Conservative Hungarian Prime Minister Viktor Orban signed a resolution Saturday in support of Thursday's ruling by Poland's Constitutional Tribunal,
The ruling said that the Polish constitution superseded EU law.
Orban's resolution makes Hungary the only country in the EU to go on record supporting the controversial ruling by Poland's constitutional court.
The Polish court's decision finds parts of EU law to be incompatible with Poland's constitution and — where there is a conflict — calls for the Polish constitution to take primacy over those EU laws.
While the ruling was welcomed by Poland's conservative government, Brussels was less keen as it deepens the divide between the European Commission and Poland over the country's overhaul of the judicial system.
Hungary backs Poland in opposing Brussels
The Hungarian resolution comes as a result of what Orban terms "bad practice by European institutions."
"Efforts are being made to deprive member states of powers they never ceded to the EU without amending the EU treaties and through creeping extensions of competences," the resolution states in part.
The Hungarian resolution accuses the EU of overextending its powers.
"The primacy of EU law should only apply in areas where the EU has competence, and the framework for this is laid down in the EU's founding treaties," it states in part.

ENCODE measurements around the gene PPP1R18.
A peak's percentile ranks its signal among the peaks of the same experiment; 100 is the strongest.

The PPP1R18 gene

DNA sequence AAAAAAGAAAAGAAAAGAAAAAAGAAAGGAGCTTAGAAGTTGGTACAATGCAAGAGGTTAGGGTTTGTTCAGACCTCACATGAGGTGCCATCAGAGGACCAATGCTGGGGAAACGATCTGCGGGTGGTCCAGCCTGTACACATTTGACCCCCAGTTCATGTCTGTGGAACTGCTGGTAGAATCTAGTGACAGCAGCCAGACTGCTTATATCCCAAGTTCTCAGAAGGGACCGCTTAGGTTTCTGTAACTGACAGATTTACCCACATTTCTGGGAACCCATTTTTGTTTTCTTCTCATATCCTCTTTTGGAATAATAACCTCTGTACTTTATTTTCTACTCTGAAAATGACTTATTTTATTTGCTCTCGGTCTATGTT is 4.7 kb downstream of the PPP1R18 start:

Poland's conservative ruling Law and Justice party has been remaking Poland's judiciary in its image for years. Critics charge it has pressured judges and made illegal appointments, including to the country's constitutional court.
France and Germany urge Poland to comply with EU rules
German Foreign Minister Heiko Maas and France's Foreign Minister Jean-Yves Le Drian issued a joint statement late Friday calling on Poland to comply with EU law.
Their statement said Poland had a moral and legal obligation to respect the common rules that govern all countries forming the 27-nation bloc.
"Membership of the EU goes with full and unrestricted allegiance to common values and rules," the ministers wrote, adding, "Of course, that also goes for Poland, which has a very central place within the EU."
ar/rc (AP, dpa)